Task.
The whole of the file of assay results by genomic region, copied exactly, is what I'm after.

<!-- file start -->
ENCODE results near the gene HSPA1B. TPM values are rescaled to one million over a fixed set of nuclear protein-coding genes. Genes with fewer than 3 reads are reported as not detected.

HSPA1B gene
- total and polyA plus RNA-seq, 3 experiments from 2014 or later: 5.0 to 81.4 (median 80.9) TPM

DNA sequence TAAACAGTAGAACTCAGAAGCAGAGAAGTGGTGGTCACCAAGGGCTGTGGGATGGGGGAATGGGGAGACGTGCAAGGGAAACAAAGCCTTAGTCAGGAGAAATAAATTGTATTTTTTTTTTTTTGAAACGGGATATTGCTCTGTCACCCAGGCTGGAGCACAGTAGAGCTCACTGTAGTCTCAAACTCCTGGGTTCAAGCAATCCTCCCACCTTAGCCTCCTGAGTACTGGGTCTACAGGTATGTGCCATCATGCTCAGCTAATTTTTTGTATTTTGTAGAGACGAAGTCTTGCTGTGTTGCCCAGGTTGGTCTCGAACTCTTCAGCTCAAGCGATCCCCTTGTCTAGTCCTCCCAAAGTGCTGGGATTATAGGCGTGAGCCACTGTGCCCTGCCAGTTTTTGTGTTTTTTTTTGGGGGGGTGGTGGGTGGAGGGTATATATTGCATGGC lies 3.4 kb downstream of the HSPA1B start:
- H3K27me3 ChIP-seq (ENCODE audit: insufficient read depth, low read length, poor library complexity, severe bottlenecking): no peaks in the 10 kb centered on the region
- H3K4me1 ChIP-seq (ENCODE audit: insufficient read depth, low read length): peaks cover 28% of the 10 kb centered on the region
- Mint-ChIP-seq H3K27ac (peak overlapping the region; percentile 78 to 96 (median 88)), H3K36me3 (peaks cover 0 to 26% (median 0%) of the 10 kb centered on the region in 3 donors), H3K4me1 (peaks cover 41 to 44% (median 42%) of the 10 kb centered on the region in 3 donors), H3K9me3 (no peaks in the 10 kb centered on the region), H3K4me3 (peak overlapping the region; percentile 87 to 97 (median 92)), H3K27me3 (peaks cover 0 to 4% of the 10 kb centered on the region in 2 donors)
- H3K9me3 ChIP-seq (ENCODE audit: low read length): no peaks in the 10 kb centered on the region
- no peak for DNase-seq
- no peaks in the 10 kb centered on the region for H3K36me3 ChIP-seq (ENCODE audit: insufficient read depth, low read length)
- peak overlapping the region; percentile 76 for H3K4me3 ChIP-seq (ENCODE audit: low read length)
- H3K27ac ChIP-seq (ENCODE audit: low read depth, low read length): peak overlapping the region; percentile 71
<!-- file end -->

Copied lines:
ENCODE results near the gene HSPA1B. TPM values are rescaled to one million over a fixed set of nuclear protein-coding genes. Genes with fewer than 3 reads are reported as not detected.

HSPA1B gene
- total and polyA plus RNA-seq, 3 experiments from 2014 or later: 5.0 to 81.4 (median 80.9) TPM

DNA sequence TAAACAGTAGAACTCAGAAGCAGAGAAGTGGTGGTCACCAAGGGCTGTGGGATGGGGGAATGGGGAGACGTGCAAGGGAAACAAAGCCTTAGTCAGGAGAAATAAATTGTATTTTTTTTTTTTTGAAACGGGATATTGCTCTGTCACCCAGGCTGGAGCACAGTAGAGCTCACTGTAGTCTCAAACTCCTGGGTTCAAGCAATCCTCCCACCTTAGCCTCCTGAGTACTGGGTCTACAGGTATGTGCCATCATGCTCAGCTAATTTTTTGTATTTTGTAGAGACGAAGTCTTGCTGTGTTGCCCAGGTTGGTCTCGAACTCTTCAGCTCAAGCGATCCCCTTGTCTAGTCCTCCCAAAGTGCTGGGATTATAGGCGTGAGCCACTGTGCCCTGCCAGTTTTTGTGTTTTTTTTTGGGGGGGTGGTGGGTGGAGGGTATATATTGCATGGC lies 3.4 kb downstream of the HSPA1B start:
- H3K27me3 ChIP-seq (ENCODE audit: insufficient read depth, low read length, poor library complexity, severe bottlenecking): no peaks in the 10 kb centered on the region
- H3K4me1 ChIP-seq (ENCODE audit: insufficient read depth, low read length): peaks cover 28% of the 10 kb centered on the region
- Mint-ChIP-seq H3K27ac (peak overlapping the region; percentile 78 to 96 (median 88)), H3K36me3 (peaks cover 0 to 26% (median 0%) of the 10 kb centered on the region in 3 donors), H3K4me1 (peaks cover 41 to 44% (median 42%) of the 10 kb centered on the region in 3 donors), H3K9me3 (no peaks in the 10 kb centered on the region), H3K4me3 (peak overlapping the region; percentile 87 to 97 (median 92)), H3K27me3 (peaks cover 0 to 4% of the 10 kb centered on the region in 2 donors)
- H3K9me3 ChIP-seq (ENCODE audit: low read length): no peaks in the 10 kb centered on the region
- no peak for DNase-seq
- no peaks in the 10 kb centered on the region for H3K36me3 ChIP-seq (ENCODE audit: insufficient read depth, low read length)
- peak overlapping the region; percentile 76 for H3K4me3 ChIP-seq (ENCODE audit: low read length)
- H3K27ac ChIP-seq (ENCODE audit: low read depth, low read length): peak overlapping the region; percentile 71